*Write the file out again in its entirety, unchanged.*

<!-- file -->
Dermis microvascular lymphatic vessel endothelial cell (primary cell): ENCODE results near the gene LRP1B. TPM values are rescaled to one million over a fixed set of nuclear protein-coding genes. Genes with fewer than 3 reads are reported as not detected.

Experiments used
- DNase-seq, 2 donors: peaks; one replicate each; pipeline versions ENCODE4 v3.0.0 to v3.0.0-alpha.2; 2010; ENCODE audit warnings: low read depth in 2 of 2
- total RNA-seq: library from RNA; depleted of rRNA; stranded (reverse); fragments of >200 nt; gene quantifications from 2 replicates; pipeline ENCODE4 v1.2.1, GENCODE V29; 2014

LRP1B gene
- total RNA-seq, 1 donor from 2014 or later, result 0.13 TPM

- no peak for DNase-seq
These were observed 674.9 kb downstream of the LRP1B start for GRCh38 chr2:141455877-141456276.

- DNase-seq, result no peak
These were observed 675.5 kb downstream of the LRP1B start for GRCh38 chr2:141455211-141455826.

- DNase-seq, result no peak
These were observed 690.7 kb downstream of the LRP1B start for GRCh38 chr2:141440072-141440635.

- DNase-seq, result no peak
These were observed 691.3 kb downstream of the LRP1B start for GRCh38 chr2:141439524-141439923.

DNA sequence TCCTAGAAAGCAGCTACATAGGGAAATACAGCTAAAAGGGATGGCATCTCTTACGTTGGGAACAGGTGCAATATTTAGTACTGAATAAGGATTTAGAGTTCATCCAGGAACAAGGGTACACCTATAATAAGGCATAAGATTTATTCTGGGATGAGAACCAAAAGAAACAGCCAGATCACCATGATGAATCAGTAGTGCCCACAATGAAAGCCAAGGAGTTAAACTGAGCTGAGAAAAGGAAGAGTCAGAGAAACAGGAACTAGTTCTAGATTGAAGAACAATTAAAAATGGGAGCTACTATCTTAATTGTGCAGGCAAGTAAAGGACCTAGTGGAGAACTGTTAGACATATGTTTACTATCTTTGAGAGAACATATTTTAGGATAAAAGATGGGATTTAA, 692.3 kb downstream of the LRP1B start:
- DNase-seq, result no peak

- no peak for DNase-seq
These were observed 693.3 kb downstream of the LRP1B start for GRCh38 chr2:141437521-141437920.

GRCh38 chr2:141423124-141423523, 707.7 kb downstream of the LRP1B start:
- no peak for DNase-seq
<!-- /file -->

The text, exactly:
Dermis microvascular lymphatic vessel endothelial cell (primary cell): ENCODE results near the gene LRP1B. TPM values are rescaled to one million over a fixed set of nuclear protein-coding genes. Genes with fewer than 3 reads are reported as not detected.

Experiments used
- DNase-seq, 2 donors: peaks; one replicate each; pipeline versions ENCODE4 v3.0.0 to v3.0.0-alpha.2; 2010; ENCODE audit warnings: low read depth in 2 of 2
- total RNA-seq: library from RNA; depleted of rRNA; stranded (reverse); fragments of >200 nt; gene quantifications from 2 replicates; pipeline ENCODE4 v1.2.1, GENCODE V29; 2014

LRP1B gene
- total RNA-seq, 1 donor from 2014 or later, result 0.13 TPM

- no peak for DNase-seq
These were observed 674.9 kb downstream of the LRP1B start for GRCh38 chr2:141455877-141456276.

- DNase-seq, result no peak
These were observed 675.5 kb downstream of the LRP1B start for GRCh38 chr2:141455211-141455826.

- DNase-seq, result no peak
These were observed 690.7 kb downstream of the LRP1B start for GRCh38 chr2:141440072-141440635.

- DNase-seq, result no peak
These were observed 691.3 kb downstream of the LRP1B start for GRCh38 chr2:141439524-141439923.

DNA sequence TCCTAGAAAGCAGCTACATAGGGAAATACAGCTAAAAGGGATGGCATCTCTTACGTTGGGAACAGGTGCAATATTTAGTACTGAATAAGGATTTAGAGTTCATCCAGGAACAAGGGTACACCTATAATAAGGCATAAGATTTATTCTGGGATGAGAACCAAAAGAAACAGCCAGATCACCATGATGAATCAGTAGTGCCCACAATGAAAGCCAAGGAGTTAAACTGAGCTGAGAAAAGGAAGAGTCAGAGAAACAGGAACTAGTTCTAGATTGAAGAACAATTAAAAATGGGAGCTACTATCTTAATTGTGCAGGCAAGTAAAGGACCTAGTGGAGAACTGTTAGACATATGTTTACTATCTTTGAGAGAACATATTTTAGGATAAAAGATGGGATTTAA, 692.3 kb downstream of the LRP1B start:
- DNase-seq, result no peak

- no peak for DNase-seq
These were observed 693.3 kb downstream of the LRP1B start for GRCh38 chr2:141437521-141437920.

GRCh38 chr2:141423124-141423523, 707.7 kb downstream of the LRP1B start:
- no peak for DNase-seq